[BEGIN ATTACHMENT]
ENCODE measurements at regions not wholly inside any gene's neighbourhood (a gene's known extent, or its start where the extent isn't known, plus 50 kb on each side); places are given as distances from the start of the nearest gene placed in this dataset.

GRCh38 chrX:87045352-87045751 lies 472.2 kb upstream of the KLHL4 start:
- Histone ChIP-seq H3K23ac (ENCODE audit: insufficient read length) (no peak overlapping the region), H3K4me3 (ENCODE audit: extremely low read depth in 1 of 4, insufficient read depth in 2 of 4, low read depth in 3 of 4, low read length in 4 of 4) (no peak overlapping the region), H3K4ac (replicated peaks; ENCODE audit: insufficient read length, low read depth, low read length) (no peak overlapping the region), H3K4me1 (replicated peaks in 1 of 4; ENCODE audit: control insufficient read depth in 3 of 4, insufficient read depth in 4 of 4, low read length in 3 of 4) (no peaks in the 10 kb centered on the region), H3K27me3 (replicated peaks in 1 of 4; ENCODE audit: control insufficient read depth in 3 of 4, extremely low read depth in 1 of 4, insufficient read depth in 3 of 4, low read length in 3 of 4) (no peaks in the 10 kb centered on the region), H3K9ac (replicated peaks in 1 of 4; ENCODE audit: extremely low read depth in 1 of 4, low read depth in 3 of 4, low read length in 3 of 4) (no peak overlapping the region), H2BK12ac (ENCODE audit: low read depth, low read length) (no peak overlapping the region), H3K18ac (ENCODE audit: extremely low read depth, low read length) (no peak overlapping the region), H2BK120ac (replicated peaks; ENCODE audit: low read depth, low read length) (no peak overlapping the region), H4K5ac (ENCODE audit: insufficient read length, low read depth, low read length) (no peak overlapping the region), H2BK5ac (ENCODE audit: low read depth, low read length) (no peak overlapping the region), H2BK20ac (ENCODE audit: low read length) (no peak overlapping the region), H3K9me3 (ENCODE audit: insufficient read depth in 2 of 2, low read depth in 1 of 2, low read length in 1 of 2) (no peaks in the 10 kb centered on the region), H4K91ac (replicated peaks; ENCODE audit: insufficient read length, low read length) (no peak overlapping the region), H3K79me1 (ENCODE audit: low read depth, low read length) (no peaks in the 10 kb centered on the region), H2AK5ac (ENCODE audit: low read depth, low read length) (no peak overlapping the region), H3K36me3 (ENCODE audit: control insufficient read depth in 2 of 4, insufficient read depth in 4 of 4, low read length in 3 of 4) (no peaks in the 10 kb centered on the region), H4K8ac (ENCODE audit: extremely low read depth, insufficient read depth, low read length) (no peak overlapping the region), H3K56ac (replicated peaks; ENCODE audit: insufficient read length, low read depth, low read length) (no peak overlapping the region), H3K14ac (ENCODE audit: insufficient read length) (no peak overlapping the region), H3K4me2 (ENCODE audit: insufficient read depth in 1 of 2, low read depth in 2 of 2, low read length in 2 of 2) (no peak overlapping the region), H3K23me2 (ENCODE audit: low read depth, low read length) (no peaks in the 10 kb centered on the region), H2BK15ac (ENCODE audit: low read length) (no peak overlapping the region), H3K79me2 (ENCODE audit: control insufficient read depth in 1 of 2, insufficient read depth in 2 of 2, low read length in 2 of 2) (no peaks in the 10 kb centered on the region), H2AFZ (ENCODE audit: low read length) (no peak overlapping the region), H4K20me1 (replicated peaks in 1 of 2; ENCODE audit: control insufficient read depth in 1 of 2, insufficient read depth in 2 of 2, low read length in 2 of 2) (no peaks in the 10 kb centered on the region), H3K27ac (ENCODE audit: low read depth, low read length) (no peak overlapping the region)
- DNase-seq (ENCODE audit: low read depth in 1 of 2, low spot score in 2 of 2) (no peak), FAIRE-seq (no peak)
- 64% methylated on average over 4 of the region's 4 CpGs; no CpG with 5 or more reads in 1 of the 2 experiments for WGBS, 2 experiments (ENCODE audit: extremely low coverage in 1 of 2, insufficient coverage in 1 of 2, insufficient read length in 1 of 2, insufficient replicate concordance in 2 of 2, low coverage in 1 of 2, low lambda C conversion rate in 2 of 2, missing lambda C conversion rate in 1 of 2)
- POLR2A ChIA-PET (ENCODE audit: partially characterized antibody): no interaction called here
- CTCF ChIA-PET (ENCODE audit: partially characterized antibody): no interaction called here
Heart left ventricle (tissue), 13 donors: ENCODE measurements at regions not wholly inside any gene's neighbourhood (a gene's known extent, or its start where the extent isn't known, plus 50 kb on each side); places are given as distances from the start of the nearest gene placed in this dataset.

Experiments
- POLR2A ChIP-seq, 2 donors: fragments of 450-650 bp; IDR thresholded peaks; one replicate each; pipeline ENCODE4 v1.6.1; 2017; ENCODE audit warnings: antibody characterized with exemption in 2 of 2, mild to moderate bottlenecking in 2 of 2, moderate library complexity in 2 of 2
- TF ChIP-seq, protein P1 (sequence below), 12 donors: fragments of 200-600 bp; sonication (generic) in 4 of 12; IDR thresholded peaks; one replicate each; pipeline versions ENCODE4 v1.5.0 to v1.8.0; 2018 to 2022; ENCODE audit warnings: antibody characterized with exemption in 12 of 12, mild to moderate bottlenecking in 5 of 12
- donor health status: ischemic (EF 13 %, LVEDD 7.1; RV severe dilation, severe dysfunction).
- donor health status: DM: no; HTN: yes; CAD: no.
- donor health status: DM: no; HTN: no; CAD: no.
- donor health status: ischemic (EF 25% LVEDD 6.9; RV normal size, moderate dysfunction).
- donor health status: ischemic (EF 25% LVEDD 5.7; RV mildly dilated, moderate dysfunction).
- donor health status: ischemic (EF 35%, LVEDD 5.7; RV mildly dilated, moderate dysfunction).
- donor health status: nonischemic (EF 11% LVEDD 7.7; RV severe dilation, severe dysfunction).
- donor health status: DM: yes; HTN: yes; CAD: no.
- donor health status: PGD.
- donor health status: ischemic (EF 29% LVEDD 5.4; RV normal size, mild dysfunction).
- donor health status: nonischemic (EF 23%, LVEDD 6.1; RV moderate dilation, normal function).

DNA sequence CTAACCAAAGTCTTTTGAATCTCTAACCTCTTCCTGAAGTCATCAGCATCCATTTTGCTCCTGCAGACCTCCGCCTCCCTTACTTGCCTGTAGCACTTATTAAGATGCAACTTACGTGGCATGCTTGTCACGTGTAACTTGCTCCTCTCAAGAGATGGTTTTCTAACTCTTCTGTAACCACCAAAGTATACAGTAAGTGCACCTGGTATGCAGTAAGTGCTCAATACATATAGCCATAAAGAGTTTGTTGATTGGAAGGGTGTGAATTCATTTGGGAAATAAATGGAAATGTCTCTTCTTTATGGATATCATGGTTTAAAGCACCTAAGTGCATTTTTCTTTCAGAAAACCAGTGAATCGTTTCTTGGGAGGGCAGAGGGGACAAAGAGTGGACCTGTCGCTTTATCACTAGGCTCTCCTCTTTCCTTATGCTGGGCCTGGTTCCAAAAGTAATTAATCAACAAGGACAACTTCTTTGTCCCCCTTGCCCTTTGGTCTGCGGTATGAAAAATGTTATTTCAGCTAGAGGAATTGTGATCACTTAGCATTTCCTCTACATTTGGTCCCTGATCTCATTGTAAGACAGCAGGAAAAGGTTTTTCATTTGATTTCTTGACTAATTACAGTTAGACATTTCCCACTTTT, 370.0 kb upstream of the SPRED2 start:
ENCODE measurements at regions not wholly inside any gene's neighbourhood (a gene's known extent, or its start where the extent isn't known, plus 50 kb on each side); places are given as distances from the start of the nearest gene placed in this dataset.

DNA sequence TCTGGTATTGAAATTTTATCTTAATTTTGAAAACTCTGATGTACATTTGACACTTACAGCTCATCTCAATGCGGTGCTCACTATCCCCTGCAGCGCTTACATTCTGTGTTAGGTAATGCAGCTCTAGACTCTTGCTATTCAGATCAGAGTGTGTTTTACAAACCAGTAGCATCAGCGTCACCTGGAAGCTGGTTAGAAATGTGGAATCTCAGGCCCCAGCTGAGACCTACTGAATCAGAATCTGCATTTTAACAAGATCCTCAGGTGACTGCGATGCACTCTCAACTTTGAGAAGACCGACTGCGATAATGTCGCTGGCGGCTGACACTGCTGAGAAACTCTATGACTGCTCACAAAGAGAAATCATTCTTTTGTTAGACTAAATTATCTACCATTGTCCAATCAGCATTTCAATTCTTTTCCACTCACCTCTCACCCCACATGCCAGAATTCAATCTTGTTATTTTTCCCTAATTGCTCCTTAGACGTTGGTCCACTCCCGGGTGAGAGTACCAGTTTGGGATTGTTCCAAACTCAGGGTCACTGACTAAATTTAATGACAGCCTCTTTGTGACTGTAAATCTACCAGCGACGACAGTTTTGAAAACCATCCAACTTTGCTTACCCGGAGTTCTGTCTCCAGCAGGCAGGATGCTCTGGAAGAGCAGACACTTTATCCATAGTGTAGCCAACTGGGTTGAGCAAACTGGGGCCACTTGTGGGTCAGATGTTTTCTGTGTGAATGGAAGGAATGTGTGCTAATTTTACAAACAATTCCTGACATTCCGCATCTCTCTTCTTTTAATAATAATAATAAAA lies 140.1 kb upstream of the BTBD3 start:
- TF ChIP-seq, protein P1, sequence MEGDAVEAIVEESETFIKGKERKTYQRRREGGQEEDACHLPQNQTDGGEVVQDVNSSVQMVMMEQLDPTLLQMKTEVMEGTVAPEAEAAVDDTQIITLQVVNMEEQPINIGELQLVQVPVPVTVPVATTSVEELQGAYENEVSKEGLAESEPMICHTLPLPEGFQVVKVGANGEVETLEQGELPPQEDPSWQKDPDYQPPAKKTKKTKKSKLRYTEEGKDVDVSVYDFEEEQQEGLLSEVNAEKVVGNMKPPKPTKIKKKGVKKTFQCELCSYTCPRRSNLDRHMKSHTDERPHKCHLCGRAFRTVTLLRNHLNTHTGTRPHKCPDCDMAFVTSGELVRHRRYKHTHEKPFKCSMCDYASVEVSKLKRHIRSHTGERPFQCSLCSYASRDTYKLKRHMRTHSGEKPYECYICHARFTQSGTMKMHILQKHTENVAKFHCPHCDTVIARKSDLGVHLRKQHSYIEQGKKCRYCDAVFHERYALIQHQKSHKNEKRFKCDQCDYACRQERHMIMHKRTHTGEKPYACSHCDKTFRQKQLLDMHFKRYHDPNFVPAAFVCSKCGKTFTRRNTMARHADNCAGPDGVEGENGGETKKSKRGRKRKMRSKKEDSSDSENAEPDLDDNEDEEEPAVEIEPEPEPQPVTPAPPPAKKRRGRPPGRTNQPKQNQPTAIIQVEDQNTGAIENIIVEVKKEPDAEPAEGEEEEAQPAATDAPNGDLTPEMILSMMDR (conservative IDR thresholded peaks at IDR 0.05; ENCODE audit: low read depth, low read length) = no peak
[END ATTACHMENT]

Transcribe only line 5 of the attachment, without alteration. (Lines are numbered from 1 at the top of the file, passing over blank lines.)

- 64% methylated on average over 4 of the region's 4 CpGs; no CpG with 5 or more reads in 1 of the 2 experiments for WGBS, 2 experiments (ENCODE audit: extremely low coverage in 1 of 2, insufficient coverage in 1 of 2, insufficient read length in 1 of 2, insufficient replicate concordance in 2 of 2, low coverage in 1 of 2, low lambda C conversion rate in 2 of 2, missing lambda C conversion rate in 1 of 2)